It’s also worth noting that, if you’ve rented out your property for a period of time before you sell it, you can get some relief on your Capital Gains Tax bill. You’ll get additional Private Residence Relief on the time you lived in the home before or after you let it out, too.
There’s always going to be a demand for rental accommodation. Even though mortgage providers are now finding ways to open the market for first-time buyers, such as with student mortgages, costs are still prohibitive for many. Other people prefer to rent over buying, as it gives more freedom to relocate for work or family needs.
You’ll need to consider a fair few things before you decide to buy a property if you want to make a profit from it.
1. What’s the current market like? With political turmoil such as Brexit, the housing market is unpredictable: buying to rent a property out before you sell it could provide a buffer so you don’t suffer huge losses if house prices drop.
2. Where is it located? Places close to local amenities, public transport links, and good schools will always do well for both rental and ‘flipped’ properties.
3. Who do you want as tenants? Families tend to stay put longer, to keep children in the same schools – but professionals may only want short-term tenancies, which could suit you if you’re planning to sell up fairly quickly.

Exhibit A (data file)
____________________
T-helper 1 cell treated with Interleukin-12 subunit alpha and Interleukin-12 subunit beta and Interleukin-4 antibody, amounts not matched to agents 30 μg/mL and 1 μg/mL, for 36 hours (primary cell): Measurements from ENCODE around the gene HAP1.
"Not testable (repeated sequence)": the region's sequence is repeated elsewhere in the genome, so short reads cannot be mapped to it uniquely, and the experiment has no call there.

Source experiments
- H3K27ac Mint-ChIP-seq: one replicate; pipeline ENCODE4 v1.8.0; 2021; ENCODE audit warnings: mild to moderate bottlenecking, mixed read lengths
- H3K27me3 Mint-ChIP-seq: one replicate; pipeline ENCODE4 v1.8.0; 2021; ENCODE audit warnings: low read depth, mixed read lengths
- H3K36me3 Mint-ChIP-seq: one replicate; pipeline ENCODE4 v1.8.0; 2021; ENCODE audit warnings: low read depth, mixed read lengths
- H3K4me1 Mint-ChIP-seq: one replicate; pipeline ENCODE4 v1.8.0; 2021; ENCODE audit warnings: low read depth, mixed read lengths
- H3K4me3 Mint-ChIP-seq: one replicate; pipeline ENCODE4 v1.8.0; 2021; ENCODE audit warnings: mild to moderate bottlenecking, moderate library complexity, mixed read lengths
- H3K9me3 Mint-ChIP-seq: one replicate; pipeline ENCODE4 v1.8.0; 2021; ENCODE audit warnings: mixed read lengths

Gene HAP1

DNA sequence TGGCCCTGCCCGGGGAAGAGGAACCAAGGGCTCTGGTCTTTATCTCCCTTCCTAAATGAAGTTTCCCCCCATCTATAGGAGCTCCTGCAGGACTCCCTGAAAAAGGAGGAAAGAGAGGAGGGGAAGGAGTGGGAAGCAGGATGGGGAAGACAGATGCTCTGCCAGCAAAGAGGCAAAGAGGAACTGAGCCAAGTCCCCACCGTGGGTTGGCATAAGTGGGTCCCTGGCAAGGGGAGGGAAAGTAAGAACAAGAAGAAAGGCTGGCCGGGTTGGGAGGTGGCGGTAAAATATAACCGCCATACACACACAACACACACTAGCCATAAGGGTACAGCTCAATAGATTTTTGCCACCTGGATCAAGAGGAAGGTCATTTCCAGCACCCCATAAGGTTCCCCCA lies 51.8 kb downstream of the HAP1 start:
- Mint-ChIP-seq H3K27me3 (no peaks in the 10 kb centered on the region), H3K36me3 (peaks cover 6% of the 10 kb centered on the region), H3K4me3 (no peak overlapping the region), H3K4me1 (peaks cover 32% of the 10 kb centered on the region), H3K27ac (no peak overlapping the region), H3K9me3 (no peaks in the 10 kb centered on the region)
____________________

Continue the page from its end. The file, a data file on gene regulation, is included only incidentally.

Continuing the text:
4. Can you afford the repairs and maintenance on the property? These will be ongoing, even if they’re not major works, and can eat into profit.
5. What other developments are planned in the area? Check the planning permission applications for the local area. Large new housing developments could affect your property price or potential to rent out. Other things, such as new music venues, can also drop property prices. On the flip side, town regeneration plans can significantly increase the value of a property in a short space of time.
With London’s property bubble unaffordable for most, there could soon be (hopefully!) a drop in the house price value. This means it’s not a good place to invest.
Look outside of London at key areas for economic output, high employment figures, and great transport links. Newcastle, Cardiff, York, Leeds, Manchester, and Liverpool all offer much better value than London but have a high demand for both property buyers and renters. Properties in Scotland near cities like Edinburgh can also be great investments – but be aware that the purchase process is very different to the rest of the UK.
Huge regeneration projects in Manchester, and the Wirral Waters Scheme in Liverpool, mean the north-west of the UK is becoming a powerhouse in its own right. The ripple effect will extend out to regions with transport links to these cities, such as Stockport, and that means house prices will continue to rise for a while.
However, if you live in London, buying a property elsewhere comes at a different kind of price. If you’re renovating your new property to flip it, you’ll need to spend a lot of time away from home to do this. If you want to rent out the property, you’ll be far away to manage it – and may need to pay a management agency, instead.